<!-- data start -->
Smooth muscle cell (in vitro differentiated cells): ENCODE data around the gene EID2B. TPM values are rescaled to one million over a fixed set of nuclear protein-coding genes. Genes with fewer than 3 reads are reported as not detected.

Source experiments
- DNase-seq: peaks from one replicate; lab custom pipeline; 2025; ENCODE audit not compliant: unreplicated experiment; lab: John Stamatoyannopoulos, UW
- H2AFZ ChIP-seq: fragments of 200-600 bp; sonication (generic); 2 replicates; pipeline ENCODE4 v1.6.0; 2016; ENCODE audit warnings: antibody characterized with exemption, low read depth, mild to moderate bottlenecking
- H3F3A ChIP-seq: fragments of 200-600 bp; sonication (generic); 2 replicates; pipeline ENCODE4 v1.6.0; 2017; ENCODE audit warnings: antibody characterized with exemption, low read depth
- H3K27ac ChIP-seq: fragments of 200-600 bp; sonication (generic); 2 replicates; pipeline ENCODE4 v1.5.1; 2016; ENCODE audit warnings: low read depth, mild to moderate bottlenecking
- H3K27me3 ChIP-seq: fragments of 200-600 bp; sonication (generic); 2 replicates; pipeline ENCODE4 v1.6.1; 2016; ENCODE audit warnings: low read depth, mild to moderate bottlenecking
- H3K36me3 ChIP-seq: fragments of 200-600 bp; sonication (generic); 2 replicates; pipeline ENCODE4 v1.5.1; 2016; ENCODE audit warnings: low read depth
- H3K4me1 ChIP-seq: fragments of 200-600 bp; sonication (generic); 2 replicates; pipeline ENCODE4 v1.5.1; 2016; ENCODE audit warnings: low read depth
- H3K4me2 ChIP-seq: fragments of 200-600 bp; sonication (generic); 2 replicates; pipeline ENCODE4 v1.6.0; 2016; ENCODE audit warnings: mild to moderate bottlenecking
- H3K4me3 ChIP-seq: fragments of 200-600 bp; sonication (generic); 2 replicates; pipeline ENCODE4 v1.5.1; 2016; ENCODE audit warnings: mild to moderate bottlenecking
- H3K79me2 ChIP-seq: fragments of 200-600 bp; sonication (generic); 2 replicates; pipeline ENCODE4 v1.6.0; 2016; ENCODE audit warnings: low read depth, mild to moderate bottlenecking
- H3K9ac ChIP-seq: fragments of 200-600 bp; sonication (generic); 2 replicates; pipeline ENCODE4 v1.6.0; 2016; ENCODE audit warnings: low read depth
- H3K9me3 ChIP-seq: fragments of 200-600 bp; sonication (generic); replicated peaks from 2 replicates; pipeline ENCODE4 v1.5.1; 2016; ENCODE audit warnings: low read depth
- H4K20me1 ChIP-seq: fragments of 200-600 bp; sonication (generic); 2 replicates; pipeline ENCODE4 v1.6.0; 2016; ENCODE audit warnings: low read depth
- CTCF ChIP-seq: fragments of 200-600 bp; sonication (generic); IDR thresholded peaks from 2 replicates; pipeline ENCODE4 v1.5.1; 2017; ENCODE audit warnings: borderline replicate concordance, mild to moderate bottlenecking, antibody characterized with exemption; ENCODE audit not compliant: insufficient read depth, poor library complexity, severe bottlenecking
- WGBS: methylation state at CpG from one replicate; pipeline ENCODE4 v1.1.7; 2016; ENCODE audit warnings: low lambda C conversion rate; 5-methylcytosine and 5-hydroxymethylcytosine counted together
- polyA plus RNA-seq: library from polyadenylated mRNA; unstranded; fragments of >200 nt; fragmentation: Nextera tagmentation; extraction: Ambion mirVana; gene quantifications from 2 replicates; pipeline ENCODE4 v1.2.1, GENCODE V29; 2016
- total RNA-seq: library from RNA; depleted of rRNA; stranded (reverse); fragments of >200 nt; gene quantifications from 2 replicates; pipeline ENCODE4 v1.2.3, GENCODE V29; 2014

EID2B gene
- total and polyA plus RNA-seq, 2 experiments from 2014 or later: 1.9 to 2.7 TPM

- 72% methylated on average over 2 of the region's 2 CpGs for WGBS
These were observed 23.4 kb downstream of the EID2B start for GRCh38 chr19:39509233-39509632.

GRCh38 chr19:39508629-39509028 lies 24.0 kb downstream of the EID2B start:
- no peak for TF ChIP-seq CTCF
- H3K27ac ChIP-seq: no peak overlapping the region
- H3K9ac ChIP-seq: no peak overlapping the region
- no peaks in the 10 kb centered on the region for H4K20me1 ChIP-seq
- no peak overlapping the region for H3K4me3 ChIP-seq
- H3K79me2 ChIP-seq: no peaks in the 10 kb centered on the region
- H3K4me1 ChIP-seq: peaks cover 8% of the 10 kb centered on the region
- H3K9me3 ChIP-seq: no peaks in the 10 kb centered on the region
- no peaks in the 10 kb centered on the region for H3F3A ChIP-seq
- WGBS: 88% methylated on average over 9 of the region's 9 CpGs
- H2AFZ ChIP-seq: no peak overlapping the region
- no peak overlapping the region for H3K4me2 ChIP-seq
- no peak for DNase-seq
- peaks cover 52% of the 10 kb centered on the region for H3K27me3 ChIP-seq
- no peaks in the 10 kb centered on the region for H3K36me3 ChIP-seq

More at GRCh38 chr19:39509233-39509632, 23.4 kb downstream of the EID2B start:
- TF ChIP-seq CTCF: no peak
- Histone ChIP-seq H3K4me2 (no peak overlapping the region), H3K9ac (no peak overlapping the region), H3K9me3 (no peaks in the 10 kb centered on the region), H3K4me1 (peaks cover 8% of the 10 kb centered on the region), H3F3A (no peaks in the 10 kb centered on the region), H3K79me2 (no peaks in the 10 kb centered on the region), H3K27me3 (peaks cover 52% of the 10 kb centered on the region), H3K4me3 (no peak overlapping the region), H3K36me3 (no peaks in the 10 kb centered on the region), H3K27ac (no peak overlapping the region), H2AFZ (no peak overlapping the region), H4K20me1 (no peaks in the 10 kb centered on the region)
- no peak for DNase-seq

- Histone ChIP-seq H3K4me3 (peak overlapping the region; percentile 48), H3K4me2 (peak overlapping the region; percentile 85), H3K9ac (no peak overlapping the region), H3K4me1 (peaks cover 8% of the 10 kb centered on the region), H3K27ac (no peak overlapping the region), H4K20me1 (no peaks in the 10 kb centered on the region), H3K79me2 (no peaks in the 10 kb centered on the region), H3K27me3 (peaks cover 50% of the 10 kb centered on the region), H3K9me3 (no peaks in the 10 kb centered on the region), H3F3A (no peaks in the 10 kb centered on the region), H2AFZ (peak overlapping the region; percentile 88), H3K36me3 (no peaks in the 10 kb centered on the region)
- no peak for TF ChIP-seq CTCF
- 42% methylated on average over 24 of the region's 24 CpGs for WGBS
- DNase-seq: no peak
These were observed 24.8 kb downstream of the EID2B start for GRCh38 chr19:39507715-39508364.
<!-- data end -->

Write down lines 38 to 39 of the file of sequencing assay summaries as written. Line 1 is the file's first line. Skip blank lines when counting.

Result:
- peaks cover 52% of the 10 kb centered on the region for H3K27me3 ChIP-seq
- no peaks in the 10 kb centered on the region for H3K36me3 ChIP-seq